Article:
Cyclone Debbie made landfall over the coast of Queensland, Australia in the early hours of this morning UK time bringing high winds, storm surge and heavy rain. Queensland is no stranger to strong cyclones having been struck by Cyclones Marcia and Nathan in 2015, Cyclone Ita in 2014 and Cyclone Yasi in 2011.
Debbie formed late last week in the Coral Sea and was the first cyclone to form close to the eastern side of Australia in what has been a very quiet season across the southern hemisphere as a whole. Debbie strengthened throughout the day yesterday as it started to move across the Whitsunday Islands. When just a little distance offshore, the cyclone’s forward motion slowed resulting in many hours of extremely strong winds over some of the islands.
The observing station at Hamilton Island experienced sustained winds of hurricane force (74 mph or greater) for almost 12 hours and a peak wind gust of 163 mph. This location was extremely exposed to the strong winds on the southern flank of the cyclone and as Debbie came ashore over mainland Queensland winds were not as strong as this, although from reports being received were still very damaging.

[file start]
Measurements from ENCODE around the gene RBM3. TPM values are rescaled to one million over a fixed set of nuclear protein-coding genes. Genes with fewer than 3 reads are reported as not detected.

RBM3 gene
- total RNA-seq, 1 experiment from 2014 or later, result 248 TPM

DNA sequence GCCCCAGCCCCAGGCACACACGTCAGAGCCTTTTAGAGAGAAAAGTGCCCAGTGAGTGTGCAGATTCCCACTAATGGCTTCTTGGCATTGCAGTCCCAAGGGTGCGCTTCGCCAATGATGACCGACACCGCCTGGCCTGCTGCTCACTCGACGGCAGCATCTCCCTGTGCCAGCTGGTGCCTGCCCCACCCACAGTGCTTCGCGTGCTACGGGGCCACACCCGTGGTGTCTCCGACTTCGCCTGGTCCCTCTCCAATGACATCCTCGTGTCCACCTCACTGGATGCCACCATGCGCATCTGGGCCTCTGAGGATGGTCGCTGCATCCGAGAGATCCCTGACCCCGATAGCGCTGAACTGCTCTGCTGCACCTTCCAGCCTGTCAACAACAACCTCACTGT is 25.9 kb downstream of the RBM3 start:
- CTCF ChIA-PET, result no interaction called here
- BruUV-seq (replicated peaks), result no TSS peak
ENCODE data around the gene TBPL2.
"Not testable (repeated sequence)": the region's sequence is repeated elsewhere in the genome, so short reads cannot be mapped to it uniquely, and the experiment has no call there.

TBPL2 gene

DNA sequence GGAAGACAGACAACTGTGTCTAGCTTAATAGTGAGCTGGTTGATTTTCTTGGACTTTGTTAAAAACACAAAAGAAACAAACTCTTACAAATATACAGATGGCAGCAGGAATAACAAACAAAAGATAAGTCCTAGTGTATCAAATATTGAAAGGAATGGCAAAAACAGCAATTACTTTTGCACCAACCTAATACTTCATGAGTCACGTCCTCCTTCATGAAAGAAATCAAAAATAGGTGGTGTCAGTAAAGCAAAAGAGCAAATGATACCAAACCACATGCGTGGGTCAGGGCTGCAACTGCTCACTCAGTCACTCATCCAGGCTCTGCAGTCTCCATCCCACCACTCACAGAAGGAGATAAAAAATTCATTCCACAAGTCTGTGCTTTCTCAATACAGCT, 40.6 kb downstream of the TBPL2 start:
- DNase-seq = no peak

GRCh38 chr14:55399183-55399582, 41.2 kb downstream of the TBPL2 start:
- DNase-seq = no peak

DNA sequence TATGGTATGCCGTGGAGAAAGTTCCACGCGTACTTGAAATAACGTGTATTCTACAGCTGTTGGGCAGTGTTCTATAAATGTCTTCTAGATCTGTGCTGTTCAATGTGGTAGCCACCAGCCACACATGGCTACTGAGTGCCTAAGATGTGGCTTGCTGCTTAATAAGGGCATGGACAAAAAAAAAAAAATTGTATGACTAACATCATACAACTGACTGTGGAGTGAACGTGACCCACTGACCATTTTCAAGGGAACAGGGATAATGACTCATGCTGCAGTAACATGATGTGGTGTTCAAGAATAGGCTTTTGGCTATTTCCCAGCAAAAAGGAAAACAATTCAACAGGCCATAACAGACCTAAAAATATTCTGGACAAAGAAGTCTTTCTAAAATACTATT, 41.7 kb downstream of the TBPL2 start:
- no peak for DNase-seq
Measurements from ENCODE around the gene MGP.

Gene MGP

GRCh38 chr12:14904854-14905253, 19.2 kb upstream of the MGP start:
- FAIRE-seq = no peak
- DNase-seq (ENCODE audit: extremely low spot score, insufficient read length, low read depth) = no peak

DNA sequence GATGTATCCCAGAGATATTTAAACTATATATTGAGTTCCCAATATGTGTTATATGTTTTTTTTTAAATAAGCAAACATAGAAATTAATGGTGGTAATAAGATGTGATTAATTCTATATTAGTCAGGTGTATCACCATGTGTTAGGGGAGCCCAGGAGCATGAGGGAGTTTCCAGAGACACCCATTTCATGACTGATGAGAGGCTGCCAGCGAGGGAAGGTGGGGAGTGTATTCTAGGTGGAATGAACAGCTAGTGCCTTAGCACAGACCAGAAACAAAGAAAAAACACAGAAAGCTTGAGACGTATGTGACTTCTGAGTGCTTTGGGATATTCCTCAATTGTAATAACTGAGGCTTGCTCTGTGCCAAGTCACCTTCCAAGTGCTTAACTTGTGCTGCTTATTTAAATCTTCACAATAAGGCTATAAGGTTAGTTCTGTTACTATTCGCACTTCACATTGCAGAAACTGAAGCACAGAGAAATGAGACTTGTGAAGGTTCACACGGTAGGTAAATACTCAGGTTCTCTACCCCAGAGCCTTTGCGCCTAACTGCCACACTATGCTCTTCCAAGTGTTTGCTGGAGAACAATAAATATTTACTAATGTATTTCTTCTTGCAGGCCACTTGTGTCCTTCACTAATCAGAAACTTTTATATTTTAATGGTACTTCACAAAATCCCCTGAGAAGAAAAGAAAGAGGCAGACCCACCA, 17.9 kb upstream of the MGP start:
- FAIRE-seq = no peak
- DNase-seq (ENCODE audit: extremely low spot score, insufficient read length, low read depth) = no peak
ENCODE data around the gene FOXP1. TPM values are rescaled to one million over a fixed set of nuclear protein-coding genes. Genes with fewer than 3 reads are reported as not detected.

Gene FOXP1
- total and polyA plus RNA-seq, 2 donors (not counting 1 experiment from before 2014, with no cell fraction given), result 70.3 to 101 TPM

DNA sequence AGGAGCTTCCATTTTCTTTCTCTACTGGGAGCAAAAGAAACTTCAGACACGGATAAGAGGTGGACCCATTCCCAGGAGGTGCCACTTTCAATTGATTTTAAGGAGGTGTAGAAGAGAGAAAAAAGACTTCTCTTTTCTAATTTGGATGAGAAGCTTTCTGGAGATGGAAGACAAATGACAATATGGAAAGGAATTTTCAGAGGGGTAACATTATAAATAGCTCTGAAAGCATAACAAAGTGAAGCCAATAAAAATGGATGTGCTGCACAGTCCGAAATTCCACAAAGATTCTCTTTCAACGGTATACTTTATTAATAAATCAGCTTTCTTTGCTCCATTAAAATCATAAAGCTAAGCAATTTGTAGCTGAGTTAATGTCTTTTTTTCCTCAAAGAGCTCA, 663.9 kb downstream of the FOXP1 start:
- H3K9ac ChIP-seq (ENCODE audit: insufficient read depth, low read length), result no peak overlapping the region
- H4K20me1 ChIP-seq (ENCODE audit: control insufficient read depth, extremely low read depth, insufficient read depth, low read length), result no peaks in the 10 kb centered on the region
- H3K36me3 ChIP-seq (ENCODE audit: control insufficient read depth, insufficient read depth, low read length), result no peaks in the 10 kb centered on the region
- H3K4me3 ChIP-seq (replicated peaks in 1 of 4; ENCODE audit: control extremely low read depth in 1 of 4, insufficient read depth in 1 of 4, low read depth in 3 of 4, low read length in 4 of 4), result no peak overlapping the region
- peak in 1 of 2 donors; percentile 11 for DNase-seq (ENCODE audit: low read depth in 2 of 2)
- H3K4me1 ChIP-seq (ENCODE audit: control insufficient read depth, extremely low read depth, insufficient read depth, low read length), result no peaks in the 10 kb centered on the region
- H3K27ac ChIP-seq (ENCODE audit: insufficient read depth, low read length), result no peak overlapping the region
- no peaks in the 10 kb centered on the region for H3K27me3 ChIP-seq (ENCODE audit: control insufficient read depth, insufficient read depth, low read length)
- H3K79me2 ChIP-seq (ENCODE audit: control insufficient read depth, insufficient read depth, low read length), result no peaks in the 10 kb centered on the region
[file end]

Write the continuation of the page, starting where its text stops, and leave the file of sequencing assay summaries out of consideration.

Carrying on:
Cyclone Debbie made landfall near the small town of Airlie Beach and is now slowly moving inland and starting to weaken. Many locations in the cyclone’s path have so far received 150-200 mm rain. Although the threat from wind will continue to recede, Debbie is likely to pose a continuing threat from rain for several days to come as it weakens into a tropical low pressure system.
The latest forecast track turns Debbie sharply south and then south-east, with the remnant low pressure area tracking back towards the coast and passing over Brisbane before heading back out to sea. Rainfall totals of 250 mm are expected widely along Debbie’s path with higher totals in some locations. This is likely to lead to river flooding in many areas of south-east Queensland over the next few days.
Official warnings for the latest tropical cyclones in the Australian region are issued by the Bureau of Meteorology. The Met Office routinely supplies predictions of cyclone tracks from its global forecast model to regional meteorological centres worldwide, which are used along with guidance from other models in the production of forecasts and guidance. We also provide updates on current tropical storms via @metofficestorms on Twitter.